Symptoms of type 1.5 diabetes
There are usually no symptoms in the beginning of type 1.5. That's because the beta cells are destroyed so gradually, life seems to continue as normal. Adults diagnosed with autoimmune diabetes usually develop symptoms when they're down to about 10% of the normal number of beta cells, says Dr. Buse.
Once symptoms do appear, they are similar to those for other forms of diabetes. "They're all related to high levels of blood glucose—blurred vision, increased urination, increased thirst, increased yeast infections (mainly in women), weight loss, feeling hungry and feeling tired," says Dr. Adimoolam.
The first symptom of type 1.5 and type 1 can be diabetic ketoacidosis (DKA), when stratospherically high blood sugar levels lead to dangerously high levels of acid in your bloodstream.
Long-term complications of diabetes are also similar for all forms of diabetes and include heart disease. People with type 1.5 or adult autoimmune diabetes are more likely to develop microvascular complications (problems in the small blood vessels) such as neuropathy. Diabetes complications in general, says Dr. Buse, "generally develop over decades."
Type 1.5 diabetes diagnoses
Part of diagnosing so-called type 1.5 or any other form of diabetes is to check for abnormally high blood sugar levels. But this test alone won't tell you what type of diabetes you have. To help pinpoint type 1.5, doctors will also test for the presence of glutamic acid decarboxylase antibodies (GAD). These are the most common antibodies to destroy insulin-producing pancreatic cells in people with type 1.5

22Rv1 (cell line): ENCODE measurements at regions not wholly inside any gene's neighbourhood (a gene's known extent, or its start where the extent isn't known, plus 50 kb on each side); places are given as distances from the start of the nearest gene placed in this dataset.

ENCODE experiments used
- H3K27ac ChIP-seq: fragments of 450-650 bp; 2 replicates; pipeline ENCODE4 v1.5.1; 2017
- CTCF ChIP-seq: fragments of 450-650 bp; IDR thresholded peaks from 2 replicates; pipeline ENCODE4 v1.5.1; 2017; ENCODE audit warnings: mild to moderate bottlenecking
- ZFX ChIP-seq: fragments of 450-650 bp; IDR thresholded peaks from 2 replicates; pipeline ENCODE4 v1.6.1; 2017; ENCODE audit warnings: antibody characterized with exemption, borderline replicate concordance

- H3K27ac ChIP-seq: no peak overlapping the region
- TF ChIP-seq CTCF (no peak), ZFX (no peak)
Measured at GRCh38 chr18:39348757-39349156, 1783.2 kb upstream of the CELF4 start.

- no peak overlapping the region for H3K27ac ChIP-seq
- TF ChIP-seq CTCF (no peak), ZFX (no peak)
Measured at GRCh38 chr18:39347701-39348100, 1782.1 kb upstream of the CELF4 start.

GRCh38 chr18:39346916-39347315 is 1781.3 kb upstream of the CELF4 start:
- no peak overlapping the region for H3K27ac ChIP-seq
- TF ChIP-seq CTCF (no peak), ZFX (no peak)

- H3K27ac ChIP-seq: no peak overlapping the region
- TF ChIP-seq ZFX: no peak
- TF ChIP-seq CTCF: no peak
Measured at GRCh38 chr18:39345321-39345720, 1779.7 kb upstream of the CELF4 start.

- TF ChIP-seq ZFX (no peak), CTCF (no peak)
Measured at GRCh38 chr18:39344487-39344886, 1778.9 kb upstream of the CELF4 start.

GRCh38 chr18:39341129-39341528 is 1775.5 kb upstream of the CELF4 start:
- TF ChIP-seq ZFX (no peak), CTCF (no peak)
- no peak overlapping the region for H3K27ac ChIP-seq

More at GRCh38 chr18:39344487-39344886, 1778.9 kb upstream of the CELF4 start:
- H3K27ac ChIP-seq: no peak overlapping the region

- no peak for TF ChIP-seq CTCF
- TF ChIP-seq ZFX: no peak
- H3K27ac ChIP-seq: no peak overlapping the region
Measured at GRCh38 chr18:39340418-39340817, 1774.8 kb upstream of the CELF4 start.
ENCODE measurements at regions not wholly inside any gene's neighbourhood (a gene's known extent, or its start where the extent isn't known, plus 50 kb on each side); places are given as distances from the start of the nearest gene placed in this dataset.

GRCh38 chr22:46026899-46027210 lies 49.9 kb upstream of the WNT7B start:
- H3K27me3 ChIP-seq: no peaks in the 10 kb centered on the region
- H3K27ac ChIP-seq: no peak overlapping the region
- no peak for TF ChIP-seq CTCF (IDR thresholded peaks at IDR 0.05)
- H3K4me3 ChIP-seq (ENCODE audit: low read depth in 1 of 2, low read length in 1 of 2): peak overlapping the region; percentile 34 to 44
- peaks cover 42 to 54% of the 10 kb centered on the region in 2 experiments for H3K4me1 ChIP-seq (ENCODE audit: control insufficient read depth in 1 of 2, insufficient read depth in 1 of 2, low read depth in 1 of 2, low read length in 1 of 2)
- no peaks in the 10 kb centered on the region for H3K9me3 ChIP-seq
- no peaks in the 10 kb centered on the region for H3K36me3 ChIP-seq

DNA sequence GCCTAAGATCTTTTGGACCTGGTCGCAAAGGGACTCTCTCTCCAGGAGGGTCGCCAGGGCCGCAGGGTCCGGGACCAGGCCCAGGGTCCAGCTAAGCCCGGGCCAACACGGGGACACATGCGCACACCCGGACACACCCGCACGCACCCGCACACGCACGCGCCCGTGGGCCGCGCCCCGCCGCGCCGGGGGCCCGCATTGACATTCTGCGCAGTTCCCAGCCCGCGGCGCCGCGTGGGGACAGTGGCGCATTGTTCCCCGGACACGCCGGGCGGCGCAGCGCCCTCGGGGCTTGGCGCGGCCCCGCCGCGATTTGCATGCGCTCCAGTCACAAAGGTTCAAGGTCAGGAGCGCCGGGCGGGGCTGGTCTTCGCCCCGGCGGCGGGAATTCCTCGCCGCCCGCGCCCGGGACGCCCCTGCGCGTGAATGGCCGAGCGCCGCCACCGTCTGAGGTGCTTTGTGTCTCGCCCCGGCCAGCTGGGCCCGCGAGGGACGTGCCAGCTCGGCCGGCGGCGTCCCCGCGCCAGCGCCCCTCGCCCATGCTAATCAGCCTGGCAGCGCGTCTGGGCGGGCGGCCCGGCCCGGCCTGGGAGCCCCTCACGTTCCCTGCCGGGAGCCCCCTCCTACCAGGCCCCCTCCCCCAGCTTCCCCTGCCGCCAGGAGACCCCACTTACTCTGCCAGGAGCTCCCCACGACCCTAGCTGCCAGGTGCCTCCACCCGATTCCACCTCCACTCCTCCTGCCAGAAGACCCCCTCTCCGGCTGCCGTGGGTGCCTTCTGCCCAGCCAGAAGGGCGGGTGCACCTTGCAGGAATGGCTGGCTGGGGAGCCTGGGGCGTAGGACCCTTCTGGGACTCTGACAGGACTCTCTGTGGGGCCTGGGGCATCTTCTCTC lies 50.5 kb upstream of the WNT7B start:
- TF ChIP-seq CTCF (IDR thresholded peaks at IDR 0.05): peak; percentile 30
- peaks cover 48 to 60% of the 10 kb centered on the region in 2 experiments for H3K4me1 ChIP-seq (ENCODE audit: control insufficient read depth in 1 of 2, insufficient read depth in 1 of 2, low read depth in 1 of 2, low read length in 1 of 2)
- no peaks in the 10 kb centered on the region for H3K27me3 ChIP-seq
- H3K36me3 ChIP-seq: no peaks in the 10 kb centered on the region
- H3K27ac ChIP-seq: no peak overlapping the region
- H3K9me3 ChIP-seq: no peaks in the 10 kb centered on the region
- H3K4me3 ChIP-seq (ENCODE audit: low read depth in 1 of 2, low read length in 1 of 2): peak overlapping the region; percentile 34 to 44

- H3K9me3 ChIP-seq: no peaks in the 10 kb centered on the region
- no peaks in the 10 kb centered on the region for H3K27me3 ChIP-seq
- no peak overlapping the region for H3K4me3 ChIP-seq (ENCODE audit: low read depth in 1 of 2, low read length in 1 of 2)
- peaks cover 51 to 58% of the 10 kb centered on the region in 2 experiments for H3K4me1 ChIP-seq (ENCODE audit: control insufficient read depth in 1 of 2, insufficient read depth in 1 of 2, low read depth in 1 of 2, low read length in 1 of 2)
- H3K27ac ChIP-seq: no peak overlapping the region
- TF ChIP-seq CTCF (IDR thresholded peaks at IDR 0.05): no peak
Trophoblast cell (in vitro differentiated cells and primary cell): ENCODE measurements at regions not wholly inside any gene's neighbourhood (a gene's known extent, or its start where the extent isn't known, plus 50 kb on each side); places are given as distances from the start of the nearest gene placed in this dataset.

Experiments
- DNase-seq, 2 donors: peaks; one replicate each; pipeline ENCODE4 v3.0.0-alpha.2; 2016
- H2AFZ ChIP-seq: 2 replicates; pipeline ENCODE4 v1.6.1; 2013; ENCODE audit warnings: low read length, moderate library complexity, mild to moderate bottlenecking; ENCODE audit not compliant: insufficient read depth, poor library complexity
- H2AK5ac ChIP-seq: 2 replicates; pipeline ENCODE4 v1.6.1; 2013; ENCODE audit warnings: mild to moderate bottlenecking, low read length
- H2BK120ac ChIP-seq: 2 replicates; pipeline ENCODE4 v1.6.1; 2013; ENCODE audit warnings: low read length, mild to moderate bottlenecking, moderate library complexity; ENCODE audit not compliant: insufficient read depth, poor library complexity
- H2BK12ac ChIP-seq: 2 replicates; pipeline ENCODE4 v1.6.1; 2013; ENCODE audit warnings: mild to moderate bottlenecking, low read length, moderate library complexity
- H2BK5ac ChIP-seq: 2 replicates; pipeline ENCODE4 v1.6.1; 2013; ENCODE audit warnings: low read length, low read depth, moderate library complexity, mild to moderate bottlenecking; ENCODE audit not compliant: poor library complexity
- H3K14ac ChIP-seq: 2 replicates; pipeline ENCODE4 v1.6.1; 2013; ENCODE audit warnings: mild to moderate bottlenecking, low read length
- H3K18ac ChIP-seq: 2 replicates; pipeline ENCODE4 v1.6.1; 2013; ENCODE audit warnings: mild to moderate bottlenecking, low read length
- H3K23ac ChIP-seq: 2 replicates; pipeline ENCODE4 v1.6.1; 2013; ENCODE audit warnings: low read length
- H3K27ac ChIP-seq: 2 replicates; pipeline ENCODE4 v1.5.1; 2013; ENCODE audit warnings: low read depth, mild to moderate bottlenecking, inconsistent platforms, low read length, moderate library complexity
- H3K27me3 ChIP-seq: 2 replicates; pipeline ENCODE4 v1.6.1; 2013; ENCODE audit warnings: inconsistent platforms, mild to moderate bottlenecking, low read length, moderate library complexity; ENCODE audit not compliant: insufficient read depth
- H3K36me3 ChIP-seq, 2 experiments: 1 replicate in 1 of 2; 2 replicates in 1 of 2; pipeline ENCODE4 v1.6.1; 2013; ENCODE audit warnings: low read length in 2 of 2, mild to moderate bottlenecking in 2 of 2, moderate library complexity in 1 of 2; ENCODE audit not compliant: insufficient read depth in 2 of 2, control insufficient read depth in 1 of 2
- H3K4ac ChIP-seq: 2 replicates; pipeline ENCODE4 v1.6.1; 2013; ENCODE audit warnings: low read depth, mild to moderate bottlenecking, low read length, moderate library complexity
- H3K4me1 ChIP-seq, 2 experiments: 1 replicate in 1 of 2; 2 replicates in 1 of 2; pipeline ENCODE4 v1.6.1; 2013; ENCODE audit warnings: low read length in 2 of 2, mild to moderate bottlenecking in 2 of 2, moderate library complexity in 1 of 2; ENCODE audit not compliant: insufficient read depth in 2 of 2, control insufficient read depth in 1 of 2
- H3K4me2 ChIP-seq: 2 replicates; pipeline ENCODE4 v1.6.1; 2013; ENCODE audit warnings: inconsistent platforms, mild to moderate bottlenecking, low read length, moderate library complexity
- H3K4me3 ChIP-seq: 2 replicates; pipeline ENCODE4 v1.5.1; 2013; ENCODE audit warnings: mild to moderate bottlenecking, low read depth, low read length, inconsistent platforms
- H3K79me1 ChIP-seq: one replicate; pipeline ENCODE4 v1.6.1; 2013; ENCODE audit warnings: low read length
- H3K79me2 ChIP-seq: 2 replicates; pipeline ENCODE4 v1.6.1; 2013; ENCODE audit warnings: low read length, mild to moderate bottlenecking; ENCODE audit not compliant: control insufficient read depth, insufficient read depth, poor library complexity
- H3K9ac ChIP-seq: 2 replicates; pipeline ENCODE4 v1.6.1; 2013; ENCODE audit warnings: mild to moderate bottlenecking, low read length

"Antibody tests are positive in about 70% of cases but there are antibody negative patients," says Dr. Buse.
When investigating LADA, doctors also look for traits of "atypical diabetes," says Dr. Buse. "If everything aligns—if someone has a strong family history of type 2 and they're overweight, they have high blood pressure and high triglycerides and a lot of features of metabolic syndrome—they likely have type 2." Being diagnosed in younger adulthood suggests type 1.5, as does weight loss, being under the age of 30 or so and having a family history of autoimmune disease.
Another tip-off is that people with LADA typically don't respond as well to oral diabetes medications, but they do respond well to insulin, says Dr. Buse.
The differences can be subtle and, as a result, LADA or type 1.5 is often mistaken for type 2 diabetes. As many as 3%-12% of all diabetes in adults may be LADA, according to one estimate. This means that many folks with so-called type 1.5 are funneled into the wrong kind of treatment.
Treatment and prevention options for type 1.5 diabetes
Like everything else about type 1.5, treatment has settled on a halfway mark between type 1 and type 2 diabetes. People with type 1.5 will eventually need insulin but usually not right away. This may seem strange given that diagnosis usually takes place when patients have only had one-tenth the number of original beta cells. But, says Dr. Buse, "the pace at which those remaining cells die is much slower [than type 1] so you can get away with diet modification at the beginning." A carbohydrate-restricted diet often works well, as it does in type 2, he adds.
Oral medications can also help in those early days, but most will need insulin eventually, says Dr. Adimoolam.
While there's no known way to prevent type 1 diabetes, you may be able to stave off 1.5 with lifestyle factors like maintaining a normal weight, sticking to healthy foods and exercising.